They could travel in peace, --- could die, --- could stay in England, --- then I could run after them with the children etc: as for the payment he's offering me for the children, for servants and the children etc: --- Basta! My excuse is forceful and instructive, if he cares to profit from it.

If Leopold had been more willing to be a baby-sitter, the young Mozart might have ended up in London and possibly would not have died of what the Austrian doctors called hitziges Friesel Fieber ( a "soldier's diesase"). Many have suggested that Antonio Salieri --- an older, more dour, rather heavy-handed composer of Vienna --- might have had a hand in Wolfgang's last illness. Johnson calls that "a gross libel on that hardworking and perfectly innocent man." Yet in his last days, Mozart told Constanze repeatedly, "I am sure I have been poisoned." It's no secret that Salieri was jealous. The music biz, then and now, is wracked with small mindedness and suspicion, and we will never be sure that this "hardworking" man was as angelic as Johnson wants us to believe.

§   §   §

All still use the Köchel numbering system for Mozart's music, but since it is now more than 150 years old, there have been numerous corrections. And, the changes to Köchel's system are often confusing. For instance, the last entry is not the D-minor Requiem from Mozart's last year, but #626b, "Finger Exercises for Piano in C."

Still, we have to wonder at 626 distinct works completed in less than thirty-six years. Mozart's output was prodigious, on a par with Schubert's or Purcell's. It seems, at times, to be one of the penalties of high art: that these prodigious talented beings should have been so early forced to the grave, their brains teeming with countless works that were perforce buried with them.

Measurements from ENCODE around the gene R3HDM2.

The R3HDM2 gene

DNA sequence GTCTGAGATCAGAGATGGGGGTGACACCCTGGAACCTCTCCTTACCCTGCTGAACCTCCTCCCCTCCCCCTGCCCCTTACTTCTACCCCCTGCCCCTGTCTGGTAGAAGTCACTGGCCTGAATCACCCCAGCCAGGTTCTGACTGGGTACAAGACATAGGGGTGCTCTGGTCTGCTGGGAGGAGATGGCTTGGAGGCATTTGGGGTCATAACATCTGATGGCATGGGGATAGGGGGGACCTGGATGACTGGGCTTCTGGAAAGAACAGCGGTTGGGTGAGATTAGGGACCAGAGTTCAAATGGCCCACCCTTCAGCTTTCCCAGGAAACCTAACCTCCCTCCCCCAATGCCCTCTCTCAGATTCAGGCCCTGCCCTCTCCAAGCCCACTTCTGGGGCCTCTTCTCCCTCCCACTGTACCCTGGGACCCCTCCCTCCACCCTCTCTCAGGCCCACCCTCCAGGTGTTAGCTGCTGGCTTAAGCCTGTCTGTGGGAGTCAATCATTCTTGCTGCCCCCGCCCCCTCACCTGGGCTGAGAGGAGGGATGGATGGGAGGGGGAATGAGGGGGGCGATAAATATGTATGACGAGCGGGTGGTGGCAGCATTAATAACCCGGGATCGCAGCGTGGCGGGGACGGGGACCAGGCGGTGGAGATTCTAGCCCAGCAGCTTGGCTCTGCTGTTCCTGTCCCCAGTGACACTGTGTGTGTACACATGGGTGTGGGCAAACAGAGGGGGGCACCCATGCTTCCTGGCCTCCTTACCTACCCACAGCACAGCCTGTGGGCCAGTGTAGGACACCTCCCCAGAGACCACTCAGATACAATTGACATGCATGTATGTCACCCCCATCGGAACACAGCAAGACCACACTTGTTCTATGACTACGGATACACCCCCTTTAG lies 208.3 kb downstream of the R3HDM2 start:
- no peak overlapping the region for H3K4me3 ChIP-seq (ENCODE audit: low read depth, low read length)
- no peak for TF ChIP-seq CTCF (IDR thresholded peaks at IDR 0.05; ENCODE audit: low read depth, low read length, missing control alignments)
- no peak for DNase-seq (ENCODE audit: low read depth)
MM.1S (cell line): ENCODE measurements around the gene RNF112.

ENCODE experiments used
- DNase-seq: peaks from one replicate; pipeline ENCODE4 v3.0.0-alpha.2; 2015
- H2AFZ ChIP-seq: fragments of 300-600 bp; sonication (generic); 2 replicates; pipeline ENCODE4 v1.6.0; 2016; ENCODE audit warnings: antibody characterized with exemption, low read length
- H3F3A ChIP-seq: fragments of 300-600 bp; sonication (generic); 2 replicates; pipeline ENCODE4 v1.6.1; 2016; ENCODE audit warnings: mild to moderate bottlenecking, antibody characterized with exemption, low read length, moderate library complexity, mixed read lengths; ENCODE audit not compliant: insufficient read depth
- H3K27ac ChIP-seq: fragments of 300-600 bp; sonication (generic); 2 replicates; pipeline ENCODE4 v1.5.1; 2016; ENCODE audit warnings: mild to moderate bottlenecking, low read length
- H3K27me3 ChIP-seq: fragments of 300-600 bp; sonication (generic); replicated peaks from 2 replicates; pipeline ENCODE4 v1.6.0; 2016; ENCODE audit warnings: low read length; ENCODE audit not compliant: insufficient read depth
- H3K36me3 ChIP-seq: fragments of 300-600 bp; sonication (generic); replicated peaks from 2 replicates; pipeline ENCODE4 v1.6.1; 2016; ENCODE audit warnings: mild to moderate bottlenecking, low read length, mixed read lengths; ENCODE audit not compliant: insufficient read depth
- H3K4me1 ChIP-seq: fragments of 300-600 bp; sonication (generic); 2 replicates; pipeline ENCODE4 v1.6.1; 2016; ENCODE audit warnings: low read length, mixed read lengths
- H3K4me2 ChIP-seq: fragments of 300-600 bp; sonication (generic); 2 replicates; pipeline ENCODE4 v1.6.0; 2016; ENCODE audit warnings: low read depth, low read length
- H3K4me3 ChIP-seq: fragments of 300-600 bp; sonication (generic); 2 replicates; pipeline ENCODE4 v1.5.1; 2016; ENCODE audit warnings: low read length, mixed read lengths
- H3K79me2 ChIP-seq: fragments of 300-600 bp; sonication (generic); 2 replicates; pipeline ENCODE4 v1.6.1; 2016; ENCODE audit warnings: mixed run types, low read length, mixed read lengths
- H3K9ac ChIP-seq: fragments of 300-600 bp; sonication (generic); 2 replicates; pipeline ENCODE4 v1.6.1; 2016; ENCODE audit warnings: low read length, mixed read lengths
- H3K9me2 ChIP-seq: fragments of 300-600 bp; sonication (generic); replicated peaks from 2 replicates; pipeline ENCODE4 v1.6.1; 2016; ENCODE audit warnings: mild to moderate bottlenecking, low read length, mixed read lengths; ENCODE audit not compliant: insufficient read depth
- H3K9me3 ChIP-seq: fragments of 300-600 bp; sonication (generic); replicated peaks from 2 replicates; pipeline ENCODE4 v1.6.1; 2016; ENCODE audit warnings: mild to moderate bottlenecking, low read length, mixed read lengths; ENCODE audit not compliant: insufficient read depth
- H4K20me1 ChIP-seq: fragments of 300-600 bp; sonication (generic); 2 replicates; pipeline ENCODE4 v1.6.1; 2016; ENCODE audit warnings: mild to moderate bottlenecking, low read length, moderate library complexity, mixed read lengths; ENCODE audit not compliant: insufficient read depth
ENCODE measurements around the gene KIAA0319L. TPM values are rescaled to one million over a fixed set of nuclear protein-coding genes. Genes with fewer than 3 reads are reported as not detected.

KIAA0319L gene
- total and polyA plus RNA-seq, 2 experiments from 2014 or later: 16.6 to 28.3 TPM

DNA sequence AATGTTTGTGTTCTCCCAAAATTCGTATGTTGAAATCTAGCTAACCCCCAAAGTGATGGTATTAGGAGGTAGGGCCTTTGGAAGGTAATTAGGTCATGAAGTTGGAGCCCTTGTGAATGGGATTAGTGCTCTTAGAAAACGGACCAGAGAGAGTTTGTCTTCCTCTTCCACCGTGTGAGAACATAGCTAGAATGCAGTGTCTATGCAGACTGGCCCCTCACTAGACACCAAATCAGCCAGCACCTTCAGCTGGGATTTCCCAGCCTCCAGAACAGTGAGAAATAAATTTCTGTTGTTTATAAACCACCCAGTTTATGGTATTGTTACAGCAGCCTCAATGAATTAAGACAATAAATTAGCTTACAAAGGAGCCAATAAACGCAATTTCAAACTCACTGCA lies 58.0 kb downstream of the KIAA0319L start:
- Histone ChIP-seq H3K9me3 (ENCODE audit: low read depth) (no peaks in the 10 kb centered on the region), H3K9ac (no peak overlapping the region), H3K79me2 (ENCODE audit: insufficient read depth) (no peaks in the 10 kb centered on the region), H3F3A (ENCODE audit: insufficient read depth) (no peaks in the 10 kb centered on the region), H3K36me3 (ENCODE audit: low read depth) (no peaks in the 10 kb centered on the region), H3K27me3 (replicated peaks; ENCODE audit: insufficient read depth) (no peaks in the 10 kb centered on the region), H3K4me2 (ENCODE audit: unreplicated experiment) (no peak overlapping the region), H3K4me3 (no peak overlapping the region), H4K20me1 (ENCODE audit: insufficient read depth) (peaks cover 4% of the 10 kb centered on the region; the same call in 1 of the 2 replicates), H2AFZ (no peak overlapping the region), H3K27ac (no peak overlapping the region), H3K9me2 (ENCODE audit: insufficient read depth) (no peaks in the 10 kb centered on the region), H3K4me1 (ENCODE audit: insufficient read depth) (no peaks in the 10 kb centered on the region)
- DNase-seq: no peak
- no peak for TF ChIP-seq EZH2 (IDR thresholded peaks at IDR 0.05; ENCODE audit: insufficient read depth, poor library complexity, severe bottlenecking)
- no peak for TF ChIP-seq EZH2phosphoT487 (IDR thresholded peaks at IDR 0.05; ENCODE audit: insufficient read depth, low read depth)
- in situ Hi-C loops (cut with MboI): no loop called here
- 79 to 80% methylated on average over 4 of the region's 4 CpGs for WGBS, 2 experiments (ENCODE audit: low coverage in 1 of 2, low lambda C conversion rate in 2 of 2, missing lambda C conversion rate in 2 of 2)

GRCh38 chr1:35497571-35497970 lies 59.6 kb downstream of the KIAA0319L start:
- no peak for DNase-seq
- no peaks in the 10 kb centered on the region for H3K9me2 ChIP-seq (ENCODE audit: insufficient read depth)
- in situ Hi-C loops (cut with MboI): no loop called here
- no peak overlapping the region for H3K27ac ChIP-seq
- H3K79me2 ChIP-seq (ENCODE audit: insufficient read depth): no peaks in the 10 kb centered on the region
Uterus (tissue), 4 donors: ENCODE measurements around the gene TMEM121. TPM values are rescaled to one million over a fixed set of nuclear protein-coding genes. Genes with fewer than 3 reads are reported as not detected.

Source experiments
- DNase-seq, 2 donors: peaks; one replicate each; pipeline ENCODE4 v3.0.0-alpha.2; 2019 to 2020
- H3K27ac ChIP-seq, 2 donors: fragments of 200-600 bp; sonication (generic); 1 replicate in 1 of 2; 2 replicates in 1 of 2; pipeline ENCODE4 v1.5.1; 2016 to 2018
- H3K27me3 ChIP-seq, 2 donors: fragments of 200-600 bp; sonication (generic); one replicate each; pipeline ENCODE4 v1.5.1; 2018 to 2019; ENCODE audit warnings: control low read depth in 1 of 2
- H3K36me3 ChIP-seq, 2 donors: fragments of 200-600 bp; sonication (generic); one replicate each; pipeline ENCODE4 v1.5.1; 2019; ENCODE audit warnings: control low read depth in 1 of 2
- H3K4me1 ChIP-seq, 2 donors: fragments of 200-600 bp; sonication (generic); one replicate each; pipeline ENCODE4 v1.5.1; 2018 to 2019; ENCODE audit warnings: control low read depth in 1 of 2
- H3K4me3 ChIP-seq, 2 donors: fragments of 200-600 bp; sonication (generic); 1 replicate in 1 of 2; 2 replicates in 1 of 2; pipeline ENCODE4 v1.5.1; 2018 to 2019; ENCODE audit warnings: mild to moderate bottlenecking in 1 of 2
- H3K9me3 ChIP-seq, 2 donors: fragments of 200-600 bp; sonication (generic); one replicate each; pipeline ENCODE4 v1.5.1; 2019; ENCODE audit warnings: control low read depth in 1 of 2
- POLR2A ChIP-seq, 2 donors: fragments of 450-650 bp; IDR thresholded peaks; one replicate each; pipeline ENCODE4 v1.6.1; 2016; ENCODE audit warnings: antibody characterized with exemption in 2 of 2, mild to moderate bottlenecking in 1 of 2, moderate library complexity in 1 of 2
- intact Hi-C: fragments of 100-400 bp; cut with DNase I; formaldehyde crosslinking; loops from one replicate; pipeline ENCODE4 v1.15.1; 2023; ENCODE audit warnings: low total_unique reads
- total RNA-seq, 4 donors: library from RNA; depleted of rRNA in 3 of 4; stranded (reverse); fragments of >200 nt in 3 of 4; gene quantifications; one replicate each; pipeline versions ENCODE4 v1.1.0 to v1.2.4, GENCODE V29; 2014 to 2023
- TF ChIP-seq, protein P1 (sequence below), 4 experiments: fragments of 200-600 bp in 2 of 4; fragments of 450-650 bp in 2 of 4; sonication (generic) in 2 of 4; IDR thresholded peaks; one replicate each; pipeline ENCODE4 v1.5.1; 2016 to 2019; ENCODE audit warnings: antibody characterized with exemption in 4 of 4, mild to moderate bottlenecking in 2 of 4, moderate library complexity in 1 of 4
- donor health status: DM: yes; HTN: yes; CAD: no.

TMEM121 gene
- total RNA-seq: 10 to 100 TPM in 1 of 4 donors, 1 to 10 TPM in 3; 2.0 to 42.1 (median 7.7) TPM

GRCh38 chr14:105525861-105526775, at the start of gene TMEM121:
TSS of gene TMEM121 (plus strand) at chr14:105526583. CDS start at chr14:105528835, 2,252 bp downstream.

My only complaint with this biography is that it has the feel of being stuffed together in a rush. There is a rote listing of the various Köchel numbers, with little hint of the varied richness, especially in Mozart's rarest works.

A few years ago, BBC3 devoted a week to Mozart's complete works, and one of the surprises came in hearing some for the first time, especially the religious offerings (Mozart, Johnson tells us, was a faithful Catholic throughout his life). The ones that especially entranced us were the Missa in C, "Trinitatis" (K167), the "Coronation Mass" in C (K317), the Great Mass in C minor (K427) and the Missa Solemnis in C (K337).

The only other complaint we have with this book --- besides its plodding nature --- is, alas, not the author's fault. It is our dissatisfaction with the naming, being called Köchel. We would have preferred the one that has been used over the years for Mozart's companion and teacher, Franz Josef Haydn. For all of Haydn's works bear the name of our favorite city in New Jersey, Hoboken (Anthony van Hoboken was the cataloguer.)

Mozart, we would have hoped, could have found someone with an equally poetic moniker.

Henrik von Passaic, say.

Or Friedrick Piscataway.

Maybe Hans Parsippany.

Best of all: Helmut Hackensack.

--- L. W. Milam